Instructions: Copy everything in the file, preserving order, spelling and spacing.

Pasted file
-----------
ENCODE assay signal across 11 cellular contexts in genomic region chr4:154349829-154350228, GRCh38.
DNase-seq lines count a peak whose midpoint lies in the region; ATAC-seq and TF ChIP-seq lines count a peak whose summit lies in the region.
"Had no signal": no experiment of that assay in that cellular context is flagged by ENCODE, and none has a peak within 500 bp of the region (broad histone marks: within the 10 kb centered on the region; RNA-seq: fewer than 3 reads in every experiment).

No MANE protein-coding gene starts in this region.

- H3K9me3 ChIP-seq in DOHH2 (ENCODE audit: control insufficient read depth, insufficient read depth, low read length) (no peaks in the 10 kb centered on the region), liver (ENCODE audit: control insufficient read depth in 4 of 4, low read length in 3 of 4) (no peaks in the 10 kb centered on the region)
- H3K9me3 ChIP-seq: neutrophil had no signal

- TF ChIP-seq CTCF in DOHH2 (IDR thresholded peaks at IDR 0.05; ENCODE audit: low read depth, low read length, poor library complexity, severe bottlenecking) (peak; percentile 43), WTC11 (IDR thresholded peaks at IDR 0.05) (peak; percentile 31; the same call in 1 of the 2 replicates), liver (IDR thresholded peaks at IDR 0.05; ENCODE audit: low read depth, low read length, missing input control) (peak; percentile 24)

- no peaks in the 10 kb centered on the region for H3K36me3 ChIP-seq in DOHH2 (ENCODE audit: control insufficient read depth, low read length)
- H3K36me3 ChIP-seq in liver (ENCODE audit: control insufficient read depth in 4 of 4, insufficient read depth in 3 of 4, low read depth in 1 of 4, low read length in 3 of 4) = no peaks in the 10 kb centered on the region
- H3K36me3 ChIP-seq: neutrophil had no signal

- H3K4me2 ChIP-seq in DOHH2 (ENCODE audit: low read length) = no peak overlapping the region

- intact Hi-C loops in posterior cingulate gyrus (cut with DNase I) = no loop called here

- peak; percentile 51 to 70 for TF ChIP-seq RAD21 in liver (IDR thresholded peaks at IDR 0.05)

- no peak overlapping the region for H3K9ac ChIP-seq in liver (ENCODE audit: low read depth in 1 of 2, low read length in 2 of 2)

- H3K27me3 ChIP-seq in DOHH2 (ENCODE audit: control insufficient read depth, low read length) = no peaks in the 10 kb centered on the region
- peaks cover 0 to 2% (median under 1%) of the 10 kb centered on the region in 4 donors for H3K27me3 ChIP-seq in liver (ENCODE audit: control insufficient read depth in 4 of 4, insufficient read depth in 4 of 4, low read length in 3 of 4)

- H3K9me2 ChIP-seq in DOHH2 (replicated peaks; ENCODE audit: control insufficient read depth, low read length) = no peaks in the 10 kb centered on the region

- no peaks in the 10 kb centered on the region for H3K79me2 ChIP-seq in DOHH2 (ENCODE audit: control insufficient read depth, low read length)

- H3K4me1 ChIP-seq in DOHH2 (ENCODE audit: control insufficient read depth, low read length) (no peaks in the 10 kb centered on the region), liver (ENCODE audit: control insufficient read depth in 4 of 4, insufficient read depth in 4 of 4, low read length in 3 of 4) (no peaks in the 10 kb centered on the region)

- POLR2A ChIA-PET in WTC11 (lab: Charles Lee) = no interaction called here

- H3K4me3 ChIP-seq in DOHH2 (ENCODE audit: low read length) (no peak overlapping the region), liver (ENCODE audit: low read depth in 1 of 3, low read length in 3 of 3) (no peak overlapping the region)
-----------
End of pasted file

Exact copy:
ENCODE assay signal across 11 cellular contexts in genomic region chr4:154349829-154350228, GRCh38.
DNase-seq lines count a peak whose midpoint lies in the region; ATAC-seq and TF ChIP-seq lines count a peak whose summit lies in the region.
"Had no signal": no experiment of that assay in that cellular context is flagged by ENCODE, and none has a peak within 500 bp of the region (broad histone marks: within the 10 kb centered on the region; RNA-seq: fewer than 3 reads in every experiment).

No MANE protein-coding gene starts in this region.

- H3K9me3 ChIP-seq in DOHH2 (ENCODE audit: control insufficient read depth, insufficient read depth, low read length) (no peaks in the 10 kb centered on the region), liver (ENCODE audit: control insufficient read depth in 4 of 4, low read length in 3 of 4) (no peaks in the 10 kb centered on the region)
- H3K9me3 ChIP-seq: neutrophil had no signal

- TF ChIP-seq CTCF in DOHH2 (IDR thresholded peaks at IDR 0.05; ENCODE audit: low read depth, low read length, poor library complexity, severe bottlenecking) (peak; percentile 43), WTC11 (IDR thresholded peaks at IDR 0.05) (peak; percentile 31; the same call in 1 of the 2 replicates), liver (IDR thresholded peaks at IDR 0.05; ENCODE audit: low read depth, low read length, missing input control) (peak; percentile 24)

- no peaks in the 10 kb centered on the region for H3K36me3 ChIP-seq in DOHH2 (ENCODE audit: control insufficient read depth, low read length)
- H3K36me3 ChIP-seq in liver (ENCODE audit: control insufficient read depth in 4 of 4, insufficient read depth in 3 of 4, low read depth in 1 of 4, low read length in 3 of 4) = no peaks in the 10 kb centered on the region
- H3K36me3 ChIP-seq: neutrophil had no signal

- H3K4me2 ChIP-seq in DOHH2 (ENCODE audit: low read length) = no peak overlapping the region

- intact Hi-C loops in posterior cingulate gyrus (cut with DNase I) = no loop called here

- peak; percentile 51 to 70 for TF ChIP-seq RAD21 in liver (IDR thresholded peaks at IDR 0.05)

- no peak overlapping the region for H3K9ac ChIP-seq in liver (ENCODE audit: low read depth in 1 of 2, low read length in 2 of 2)

- H3K27me3 ChIP-seq in DOHH2 (ENCODE audit: control insufficient read depth, low read length) = no peaks in the 10 kb centered on the region
- peaks cover 0 to 2% (median under 1%) of the 10 kb centered on the region in 4 donors for H3K27me3 ChIP-seq in liver (ENCODE audit: control insufficient read depth in 4 of 4, insufficient read depth in 4 of 4, low read length in 3 of 4)

- H3K9me2 ChIP-seq in DOHH2 (replicated peaks; ENCODE audit: control insufficient read depth, low read length) = no peaks in the 10 kb centered on the region

- no peaks in the 10 kb centered on the region for H3K79me2 ChIP-seq in DOHH2 (ENCODE audit: control insufficient read depth, low read length)

- H3K4me1 ChIP-seq in DOHH2 (ENCODE audit: control insufficient read depth, low read length) (no peaks in the 10 kb centered on the region), liver (ENCODE audit: control insufficient read depth in 4 of 4, insufficient read depth in 4 of 4, low read length in 3 of 4) (no peaks in the 10 kb centered on the region)

- POLR2A ChIA-PET in WTC11 (lab: Charles Lee) = no interaction called here

- H3K4me3 ChIP-seq in DOHH2 (ENCODE audit: low read length) (no peak overlapping the region), liver (ENCODE audit: low read depth in 1 of 3, low read length in 3 of 3) (no peak overlapping the region)